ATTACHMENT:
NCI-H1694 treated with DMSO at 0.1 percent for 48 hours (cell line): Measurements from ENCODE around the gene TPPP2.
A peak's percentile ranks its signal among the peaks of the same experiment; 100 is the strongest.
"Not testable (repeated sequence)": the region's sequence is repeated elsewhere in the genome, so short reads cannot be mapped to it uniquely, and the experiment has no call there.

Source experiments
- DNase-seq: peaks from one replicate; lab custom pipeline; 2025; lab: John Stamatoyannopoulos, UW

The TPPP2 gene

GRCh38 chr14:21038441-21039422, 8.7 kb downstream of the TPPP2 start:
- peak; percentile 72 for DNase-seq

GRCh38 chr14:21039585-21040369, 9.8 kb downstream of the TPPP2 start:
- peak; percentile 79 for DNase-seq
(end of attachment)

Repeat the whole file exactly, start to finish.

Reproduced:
NCI-H1694 treated with DMSO at 0.1 percent for 48 hours (cell line): Measurements from ENCODE around the gene TPPP2.
A peak's percentile ranks its signal among the peaks of the same experiment; 100 is the strongest.
"Not testable (repeated sequence)": the region's sequence is repeated elsewhere in the genome, so short reads cannot be mapped to it uniquely, and the experiment has no call there.

Source experiments
- DNase-seq: peaks from one replicate; lab custom pipeline; 2025; lab: John Stamatoyannopoulos, UW

The TPPP2 gene

GRCh38 chr14:21038441-21039422, 8.7 kb downstream of the TPPP2 start:
- peak; percentile 72 for DNase-seq

GRCh38 chr14:21039585-21040369, 9.8 kb downstream of the TPPP2 start:
- peak; percentile 79 for DNase-seq